New Delhi, Jan 14: Pervez Musharraf just can't get enough of media coverage it seems. An interview a day and foot in mouth syndrome the President's passion it seems, his latest being an interview to Fareed Zakaria of the Newsweek magazine, in which he waxed eloquently about why he is the only person capable of fighting the jihads. According to Pervez Musharraf one of his qualifications is that he can take on Hillary Clinton.
"I can speak out against Hillary Clinton. I can speak out against anyone." He is dismissive of Hillary Clinton's opinions about the security situation in Pakistan claiming that its because she has no access to intelligence briefs and once she becomes President, if she does, she will sing a different tune. usharraf dismisses Hillary Clinton's suggestions that Britain and the US should take joint control of Pakistan's nuclear arsenal. Three times in the course of the interview he is derisive of Hillary's apparent lack of information on this score.
He adds that Benazir couldn't have fought the jihads because "she was very unpopular with the military. Very unpopular". According to the President unless you have the military with you, fighting extremists is impossible. Also he adds " Pakistani's know I can be tough." Just incase anybody had any misgivings on that score.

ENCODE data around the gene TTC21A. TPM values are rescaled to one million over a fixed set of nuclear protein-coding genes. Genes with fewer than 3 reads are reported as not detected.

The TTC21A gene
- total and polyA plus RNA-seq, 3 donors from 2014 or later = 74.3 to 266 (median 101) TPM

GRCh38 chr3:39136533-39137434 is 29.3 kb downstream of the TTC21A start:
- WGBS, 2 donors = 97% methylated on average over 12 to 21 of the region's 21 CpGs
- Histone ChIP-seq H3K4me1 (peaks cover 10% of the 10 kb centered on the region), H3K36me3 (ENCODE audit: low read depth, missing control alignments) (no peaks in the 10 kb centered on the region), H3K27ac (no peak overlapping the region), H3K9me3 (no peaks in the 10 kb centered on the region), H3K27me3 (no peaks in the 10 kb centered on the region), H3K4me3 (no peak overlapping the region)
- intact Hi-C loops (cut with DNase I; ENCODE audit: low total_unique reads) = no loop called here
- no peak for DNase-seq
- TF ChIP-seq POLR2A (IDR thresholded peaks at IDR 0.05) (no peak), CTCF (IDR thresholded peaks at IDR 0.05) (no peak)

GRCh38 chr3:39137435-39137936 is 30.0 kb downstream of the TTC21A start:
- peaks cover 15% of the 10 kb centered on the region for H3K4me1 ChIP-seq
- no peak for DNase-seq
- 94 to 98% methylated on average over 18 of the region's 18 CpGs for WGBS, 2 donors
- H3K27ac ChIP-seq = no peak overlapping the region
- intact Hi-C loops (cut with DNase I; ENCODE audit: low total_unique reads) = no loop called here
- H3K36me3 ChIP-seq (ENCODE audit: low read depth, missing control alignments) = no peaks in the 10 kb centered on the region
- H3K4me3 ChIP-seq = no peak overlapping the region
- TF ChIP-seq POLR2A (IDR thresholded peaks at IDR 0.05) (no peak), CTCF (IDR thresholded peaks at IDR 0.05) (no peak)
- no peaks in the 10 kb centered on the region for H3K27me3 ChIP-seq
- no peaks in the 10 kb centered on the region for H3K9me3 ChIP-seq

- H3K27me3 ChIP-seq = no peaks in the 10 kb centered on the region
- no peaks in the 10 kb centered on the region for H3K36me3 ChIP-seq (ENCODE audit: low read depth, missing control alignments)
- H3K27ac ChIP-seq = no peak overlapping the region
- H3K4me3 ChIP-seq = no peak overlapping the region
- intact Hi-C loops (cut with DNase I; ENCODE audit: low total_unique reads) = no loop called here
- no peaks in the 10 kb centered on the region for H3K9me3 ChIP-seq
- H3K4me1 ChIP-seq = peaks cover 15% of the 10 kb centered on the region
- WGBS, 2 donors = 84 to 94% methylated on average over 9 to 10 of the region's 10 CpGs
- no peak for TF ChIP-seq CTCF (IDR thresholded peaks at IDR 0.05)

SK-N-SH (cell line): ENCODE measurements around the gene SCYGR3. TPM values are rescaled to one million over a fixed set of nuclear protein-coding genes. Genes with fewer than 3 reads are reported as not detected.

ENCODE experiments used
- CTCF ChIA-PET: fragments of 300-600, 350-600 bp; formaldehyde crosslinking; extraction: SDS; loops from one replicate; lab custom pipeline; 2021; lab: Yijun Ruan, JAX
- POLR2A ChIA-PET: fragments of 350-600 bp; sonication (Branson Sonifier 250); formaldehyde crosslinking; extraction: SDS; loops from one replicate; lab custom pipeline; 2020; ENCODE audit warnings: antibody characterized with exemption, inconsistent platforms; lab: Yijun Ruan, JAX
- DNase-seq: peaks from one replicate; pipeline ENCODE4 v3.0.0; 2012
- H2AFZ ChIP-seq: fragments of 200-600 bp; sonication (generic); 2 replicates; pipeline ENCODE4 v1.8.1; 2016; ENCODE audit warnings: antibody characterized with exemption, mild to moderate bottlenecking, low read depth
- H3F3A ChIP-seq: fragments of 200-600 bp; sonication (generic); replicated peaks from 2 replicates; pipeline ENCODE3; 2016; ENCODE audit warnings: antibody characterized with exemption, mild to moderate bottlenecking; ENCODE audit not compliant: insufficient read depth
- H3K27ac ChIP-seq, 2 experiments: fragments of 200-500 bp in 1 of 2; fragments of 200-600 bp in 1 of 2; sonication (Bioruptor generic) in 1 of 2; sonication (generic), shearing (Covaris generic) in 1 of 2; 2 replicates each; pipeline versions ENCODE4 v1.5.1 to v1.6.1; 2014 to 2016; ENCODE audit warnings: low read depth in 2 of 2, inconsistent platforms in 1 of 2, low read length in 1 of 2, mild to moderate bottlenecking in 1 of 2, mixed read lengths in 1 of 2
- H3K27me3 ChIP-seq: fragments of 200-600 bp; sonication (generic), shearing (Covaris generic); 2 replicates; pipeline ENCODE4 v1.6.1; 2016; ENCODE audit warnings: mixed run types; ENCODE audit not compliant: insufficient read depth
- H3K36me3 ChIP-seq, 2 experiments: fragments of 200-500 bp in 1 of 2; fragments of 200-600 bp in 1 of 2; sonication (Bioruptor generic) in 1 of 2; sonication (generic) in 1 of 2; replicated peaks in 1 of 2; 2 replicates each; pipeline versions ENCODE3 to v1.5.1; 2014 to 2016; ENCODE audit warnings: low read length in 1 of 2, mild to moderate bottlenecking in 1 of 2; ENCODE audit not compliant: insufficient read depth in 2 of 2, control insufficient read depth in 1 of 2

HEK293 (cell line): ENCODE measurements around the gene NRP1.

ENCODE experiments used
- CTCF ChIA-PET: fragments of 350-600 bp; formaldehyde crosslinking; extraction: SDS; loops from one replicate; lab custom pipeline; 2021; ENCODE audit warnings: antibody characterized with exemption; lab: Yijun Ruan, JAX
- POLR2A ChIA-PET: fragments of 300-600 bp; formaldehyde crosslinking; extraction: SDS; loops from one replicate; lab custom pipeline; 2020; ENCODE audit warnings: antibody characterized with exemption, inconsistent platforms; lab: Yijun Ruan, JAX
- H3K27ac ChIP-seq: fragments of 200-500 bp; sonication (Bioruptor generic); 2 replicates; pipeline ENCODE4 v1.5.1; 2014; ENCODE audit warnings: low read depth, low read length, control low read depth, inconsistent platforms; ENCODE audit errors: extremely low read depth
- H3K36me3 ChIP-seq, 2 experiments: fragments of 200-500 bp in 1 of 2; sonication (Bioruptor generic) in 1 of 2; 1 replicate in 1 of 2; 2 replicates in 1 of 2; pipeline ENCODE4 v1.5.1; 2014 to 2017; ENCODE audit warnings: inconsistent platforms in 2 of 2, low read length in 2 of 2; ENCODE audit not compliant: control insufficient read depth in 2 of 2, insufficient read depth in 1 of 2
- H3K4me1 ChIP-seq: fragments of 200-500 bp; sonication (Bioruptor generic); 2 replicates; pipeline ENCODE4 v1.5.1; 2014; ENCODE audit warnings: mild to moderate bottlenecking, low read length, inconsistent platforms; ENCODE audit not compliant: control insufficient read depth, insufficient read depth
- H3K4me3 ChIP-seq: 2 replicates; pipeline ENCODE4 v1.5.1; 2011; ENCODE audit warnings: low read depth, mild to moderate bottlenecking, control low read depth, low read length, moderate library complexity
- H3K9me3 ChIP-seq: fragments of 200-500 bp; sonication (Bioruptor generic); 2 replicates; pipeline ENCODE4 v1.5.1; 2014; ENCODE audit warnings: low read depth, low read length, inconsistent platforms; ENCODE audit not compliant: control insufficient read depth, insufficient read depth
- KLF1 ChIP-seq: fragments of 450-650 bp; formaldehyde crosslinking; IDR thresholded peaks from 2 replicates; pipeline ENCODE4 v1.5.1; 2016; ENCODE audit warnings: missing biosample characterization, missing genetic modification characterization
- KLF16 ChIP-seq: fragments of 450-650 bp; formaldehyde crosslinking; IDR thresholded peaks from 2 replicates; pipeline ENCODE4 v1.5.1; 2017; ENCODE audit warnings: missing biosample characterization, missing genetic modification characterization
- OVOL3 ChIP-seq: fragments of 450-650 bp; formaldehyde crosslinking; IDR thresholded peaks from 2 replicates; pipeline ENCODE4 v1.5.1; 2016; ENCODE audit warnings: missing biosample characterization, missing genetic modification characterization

Clearly on an aggressive mode, the Pakistan President says that it would be foolhardy for American troops to enter Pakistani territory because "American troops don't have any magic wands. Our troops, who are the locals, who understand groups and customs, are very hardy. Our troops can go on roti and water. American troops would need chocolate." This comment by Bush's man Friday in South Asia is bound to ruffle feathers at the Pentagon. No country likes its army belittled and least so the Americans. Pervez Musharraf being a former Army Chief should have been well aware of the serious consequences of his flippant remark.
Musharraf's megalomania surfaces ever so often in the interview. When asked to comment on the charge that the government was complicit in the assassination of former Prime Minister Benazir Bhutto, Musharraf says, I refuse to listen to such accusations. I refuse to. I am the government, OK? I am not feudal, and I am not tribal. May I ask you, would you, if you were at the head of affairs, ever think of killing somebody like that? It didn't appear in our minds. Would it appear in your mind that you could get rid of a person through a bomb blast."
Refuse to listen to accusation? Is that how one refutes a charge? I am the government? Then why have elections? I am not feudal or tribal? Does that mean if one is feudal or tribal (read not of the uniform) one is to be damned? On many of the questions which Fareed puts to Musharraf about accusations made by the opposition that the Benazir investigations have been bungled, the President retorts with disdain :"I laugh at them."
He ends with a line aimed straight at Foggy Bottom, hoping that the administration has not woken up this Monday morning and read the Washington Post which has an article saying most Pakistanis want Musharraf to go. The interview concludes with "But what I am fortunate to have is my influence over everyone, over the political leaders, over the coalition. My influence is not [the result of] constitutional powers I have."